Music First. It’s the most important bit. Interview with 31Ø8

31Ø8 it’s a project created by Tyler Zypreksa, a musician and producer based in London. His first and homonyms album it’s an amazing exploration about sounds and textures, and has an unforgettable songs as Silent Runnings and Cat on a Hot Tin Roof, for mention only two. Recently he released an EP under the name Into the City/Aim. The Echo Music contacted Tyler to ask him several questions about his creative process and he kindly answer our questions. 

Question. The Echo Music: 31Ø8 has an album and an EP… Tell us a little bit about you and about this project. Where started everything? When you discover that you will be a professional musician? Why decided to create a project called 31Ø8 and not by yourself? Where comes from the name 31Ø8?

Answer. Tyler Zypreksa: I’ve had an affinity with music as far back as memory serves. Played clarinet when I was a kid, then guitar when I was a bigger kid. I wanted to start a band and that’s what happened. I’ve only ever considered three professions – architect, animator, musician. Stuck with the latter. Made no effort with the other two. Can’t draw. 

I had a solo project preceding 31Ø8 but it wasn’t working out so I started over. The moniker’s a reference to Oslo, 31. august – a film by Norwegian director Joachim Trier. Mentally I’d created an aesthetic that the music would sound futuristic and the record covers look futuristic. Using a number rather than a name fit with that. Do you know the punk band Dead Kennedys? Their original lineup included a guitarist called 6025. He was my inspiration.

Q. When you gonna create a song… where do you start?

A. Most of my songs come into being while messing around on the guitar or bass (I love playing bass!) and humming along. When I was younger I almost exclusively listened to punk music. Either 90s West Coast stuff – usually off Lookout! Records – or original British and American bands from the 70s such as Buzzcocks and Ramones. Most of what I write starts off like a simple punk song and ultimately morphs into something else.

Q. What is first? Music or lyrics?

A. Music first. It’s the most important bit. Writing music to fit with lyrics feels unnatural. I find a riff or a melody then build the song from there. The words just come to me. I’m inspired by films, news stories and my own mental state. Robert Pollard (Guided By Voices) is one of my favourite lyricists. I like surreal stuff.

Q. You are thinking about the album as a whole or song by song?

A. I work song by song then compile the ones that go well together. I’d never make something as cohesive as a concept album, or one dimensional as a Jesus And Mary Chain album. I aim to write great songs in the tradition of The Beatles. Songs that stand on their own regardless of being on an album. The best records are like that – The Velvet Underground & Nico – those songs aren’t unified, it’s just one brilliant composition after another. It could be a greatest hits or a retrospective but it’s a debut. Not that I’m trying to sound like The Beatles or Velvets but Revolver and Nico both epitomise my idea of a great album.

Q. How do you order the songs in the album?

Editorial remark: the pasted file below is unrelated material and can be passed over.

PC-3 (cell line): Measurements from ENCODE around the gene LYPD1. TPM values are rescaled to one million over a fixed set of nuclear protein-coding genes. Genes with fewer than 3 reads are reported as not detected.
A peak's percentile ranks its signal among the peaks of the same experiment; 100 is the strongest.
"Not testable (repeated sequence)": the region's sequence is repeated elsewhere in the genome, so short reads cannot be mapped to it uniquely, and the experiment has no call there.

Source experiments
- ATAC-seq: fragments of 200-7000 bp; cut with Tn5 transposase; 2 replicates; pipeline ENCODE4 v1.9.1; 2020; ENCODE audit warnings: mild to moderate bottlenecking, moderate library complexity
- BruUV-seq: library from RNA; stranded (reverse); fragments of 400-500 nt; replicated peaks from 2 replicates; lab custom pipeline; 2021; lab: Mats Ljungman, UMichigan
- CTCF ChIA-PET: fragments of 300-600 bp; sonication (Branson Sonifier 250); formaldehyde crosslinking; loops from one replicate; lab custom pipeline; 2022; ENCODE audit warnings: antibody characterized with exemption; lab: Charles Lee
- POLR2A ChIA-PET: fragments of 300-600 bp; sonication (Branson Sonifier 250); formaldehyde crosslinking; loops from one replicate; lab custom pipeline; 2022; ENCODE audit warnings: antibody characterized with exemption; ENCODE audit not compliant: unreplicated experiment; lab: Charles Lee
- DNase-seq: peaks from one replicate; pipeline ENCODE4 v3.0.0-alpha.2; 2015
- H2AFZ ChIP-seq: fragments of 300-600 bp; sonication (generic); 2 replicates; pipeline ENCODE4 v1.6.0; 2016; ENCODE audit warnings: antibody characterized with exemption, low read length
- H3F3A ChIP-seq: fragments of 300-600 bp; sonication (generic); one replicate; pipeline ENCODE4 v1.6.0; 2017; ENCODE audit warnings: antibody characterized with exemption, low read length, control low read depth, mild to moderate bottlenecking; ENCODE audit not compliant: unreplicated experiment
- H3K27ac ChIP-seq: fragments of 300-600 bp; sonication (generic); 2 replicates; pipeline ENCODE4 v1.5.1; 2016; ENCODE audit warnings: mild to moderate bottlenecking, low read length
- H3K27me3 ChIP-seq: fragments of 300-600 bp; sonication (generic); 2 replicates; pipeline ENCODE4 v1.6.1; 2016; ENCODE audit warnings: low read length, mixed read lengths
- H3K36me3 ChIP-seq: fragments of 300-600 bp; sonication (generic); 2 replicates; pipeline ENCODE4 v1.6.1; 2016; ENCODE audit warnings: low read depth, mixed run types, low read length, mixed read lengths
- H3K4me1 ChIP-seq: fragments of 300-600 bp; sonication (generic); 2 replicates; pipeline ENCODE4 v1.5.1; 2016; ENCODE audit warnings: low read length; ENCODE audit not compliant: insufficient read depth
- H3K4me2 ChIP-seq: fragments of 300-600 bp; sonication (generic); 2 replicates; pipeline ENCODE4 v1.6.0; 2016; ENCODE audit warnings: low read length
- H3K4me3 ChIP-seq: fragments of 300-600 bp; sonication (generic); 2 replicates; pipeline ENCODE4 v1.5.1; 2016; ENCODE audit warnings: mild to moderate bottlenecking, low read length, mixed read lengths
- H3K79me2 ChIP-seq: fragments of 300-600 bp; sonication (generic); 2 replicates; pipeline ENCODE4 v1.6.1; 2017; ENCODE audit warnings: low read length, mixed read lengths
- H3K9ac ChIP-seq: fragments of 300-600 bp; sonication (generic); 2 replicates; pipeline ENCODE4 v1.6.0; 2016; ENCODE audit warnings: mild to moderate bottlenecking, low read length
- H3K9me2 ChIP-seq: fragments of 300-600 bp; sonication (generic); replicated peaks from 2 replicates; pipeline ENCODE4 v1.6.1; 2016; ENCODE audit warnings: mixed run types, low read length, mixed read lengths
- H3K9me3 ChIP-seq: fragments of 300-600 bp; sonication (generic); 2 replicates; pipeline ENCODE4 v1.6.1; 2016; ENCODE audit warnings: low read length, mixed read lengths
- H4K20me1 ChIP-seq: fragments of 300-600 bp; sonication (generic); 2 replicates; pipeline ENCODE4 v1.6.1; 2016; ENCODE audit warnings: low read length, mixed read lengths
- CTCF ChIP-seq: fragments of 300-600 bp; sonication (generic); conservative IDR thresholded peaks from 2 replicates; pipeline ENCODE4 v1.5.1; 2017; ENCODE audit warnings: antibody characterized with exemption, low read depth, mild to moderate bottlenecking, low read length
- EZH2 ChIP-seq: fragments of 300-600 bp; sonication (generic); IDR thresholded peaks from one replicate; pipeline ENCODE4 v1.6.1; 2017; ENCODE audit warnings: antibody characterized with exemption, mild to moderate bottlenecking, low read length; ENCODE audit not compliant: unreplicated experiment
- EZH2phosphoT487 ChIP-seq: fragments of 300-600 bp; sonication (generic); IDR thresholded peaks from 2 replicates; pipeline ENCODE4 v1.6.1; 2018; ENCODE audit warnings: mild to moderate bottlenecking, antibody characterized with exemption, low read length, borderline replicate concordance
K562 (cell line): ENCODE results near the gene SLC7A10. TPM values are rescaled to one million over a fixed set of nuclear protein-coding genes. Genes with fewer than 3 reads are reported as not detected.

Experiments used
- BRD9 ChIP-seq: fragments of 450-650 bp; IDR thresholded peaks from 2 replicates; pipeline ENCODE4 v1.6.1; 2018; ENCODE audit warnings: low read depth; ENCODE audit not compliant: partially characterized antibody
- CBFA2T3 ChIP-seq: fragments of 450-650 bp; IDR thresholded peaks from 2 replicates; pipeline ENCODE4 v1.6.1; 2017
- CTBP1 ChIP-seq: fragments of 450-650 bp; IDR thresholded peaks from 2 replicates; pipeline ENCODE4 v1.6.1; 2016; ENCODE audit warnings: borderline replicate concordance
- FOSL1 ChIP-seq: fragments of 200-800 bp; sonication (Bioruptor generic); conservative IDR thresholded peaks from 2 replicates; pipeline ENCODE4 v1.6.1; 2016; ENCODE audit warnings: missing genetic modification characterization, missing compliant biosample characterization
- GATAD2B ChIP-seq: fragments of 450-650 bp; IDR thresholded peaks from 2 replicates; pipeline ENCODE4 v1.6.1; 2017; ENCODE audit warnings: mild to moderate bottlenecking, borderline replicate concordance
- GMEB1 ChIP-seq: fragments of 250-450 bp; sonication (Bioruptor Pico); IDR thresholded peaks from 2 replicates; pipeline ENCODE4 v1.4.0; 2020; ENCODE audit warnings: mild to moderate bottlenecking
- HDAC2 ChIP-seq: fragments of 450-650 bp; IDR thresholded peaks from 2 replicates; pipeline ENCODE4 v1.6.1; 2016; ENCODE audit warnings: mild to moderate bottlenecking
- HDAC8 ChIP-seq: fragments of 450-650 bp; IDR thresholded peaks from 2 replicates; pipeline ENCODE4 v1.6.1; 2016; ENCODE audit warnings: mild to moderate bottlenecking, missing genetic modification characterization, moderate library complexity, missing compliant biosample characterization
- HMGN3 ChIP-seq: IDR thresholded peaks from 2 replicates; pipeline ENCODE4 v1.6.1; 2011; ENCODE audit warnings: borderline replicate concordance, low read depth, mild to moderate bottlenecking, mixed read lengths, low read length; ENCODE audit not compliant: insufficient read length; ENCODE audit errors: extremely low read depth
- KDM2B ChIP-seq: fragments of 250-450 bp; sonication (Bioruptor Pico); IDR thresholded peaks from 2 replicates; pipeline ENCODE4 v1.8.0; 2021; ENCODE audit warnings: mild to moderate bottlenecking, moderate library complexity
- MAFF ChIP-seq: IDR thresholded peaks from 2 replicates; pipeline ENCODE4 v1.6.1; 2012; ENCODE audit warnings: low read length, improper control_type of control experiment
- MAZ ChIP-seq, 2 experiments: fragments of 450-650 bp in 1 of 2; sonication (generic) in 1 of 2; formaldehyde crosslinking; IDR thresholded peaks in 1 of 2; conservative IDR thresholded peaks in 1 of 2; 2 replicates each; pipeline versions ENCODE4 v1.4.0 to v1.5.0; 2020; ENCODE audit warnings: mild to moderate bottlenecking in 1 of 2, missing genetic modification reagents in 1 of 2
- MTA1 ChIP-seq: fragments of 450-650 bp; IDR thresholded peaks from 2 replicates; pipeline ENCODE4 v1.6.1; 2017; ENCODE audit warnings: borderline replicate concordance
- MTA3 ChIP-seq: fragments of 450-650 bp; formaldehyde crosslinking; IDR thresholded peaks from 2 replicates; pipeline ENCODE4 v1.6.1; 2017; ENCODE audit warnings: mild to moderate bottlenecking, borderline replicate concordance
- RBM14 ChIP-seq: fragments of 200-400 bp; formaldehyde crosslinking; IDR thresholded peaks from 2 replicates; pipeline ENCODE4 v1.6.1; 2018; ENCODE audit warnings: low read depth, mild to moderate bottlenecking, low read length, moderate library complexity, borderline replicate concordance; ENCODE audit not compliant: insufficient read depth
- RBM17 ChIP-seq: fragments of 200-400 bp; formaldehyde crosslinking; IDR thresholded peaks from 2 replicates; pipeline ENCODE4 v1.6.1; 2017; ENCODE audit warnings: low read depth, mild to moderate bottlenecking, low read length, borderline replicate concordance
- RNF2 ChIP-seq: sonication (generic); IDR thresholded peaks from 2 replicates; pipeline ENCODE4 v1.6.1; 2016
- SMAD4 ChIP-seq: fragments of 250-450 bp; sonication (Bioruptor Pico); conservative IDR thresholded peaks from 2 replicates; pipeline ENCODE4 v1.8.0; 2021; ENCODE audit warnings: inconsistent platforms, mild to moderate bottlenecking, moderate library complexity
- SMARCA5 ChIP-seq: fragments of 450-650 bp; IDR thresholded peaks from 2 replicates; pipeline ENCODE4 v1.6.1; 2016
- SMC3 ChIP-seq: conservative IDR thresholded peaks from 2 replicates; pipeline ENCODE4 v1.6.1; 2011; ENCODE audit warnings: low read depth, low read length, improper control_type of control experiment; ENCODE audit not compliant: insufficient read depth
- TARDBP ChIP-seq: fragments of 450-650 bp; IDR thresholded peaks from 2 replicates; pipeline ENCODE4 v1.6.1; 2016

A. I just go with what feels right. Do it quickly. Don’t give it much thought. When I submitted the songs for 31Ø8 to Trouble In Mind Records, they wanted to switch the order of one or two songs and cut one song (Aim) – I just said ‘ok!’. I’m not precious about it.

Q. How do you know when a song is finished?

A. I always have it clear in my mind how I want a song to be. I get as close to this as possible then stop. Of course I compromise. Nothing turns out exactly as envisaged. I try all my ideas before giving a song up. I keep what works and cut what doesn’t. That leaves the finished product. That’s what everyone hears. I’m very particular. That’s why I work best on my own. It’s worth it. I always get good results in the end.

Q. You write the lyrics and all the music, or you have collaborators in the creation of the music?

A. I write everything myself. Haven’t collaborated for ages. Can’t do it! Not with my own songs anyway. I have such vivid ideas – bass, guitars, drums…I can hear everything! There’s no room for manouvre. I’m more like a composer/conductor. Everything you hear on the recordings is there on purpose. There’s no accidents.

Q. After your first/second album are you thinking in your fans? In what do they expect of your music?

A. I think about the fans, but not what they expect. The most fun thing about music is dancing. It’s important to give people something they can dance to. Or sing along to. It means they can take part, they’re included, they’re not just passive listeners. I’d like to think if a 31Ø8 track came on in a club people would want to dance or writhe around on the floor. Start kissing, crying or fucking. Hell, a fight would even be good! I don’t write pedestrian music. I want fans to be moved to action. Have a good time. Or a miserable time but in a good way. 31Ø8 is music for everyone.

Q. What about the label? They have influence in the times of design of albums/songs?

A. Trouble In Mind Records are quite particular about artwork (and rightly so!) but I told them my ideas, sent some mockups of the album sleeve and they liked it. They helped get the layout right for print and off it went. I doubt TiM would try to influence my personal vision or song writing but I pay attention to their advice when they offer it.

Q. Finally, which music of our age do you think still playing in 200 years?

A. Oh, that’s tough. I’ll be honest, I don’t listen to many current artists. Most of my favourite records fall between 1963 and 1980. God knows if they’ll be here in 200 years! In my wildest dreams 31Ø8 will stand the test of time – a prerequisite for all virtual jukeboxes, a classic album choice on Emirates space tours to the moon and beyond!


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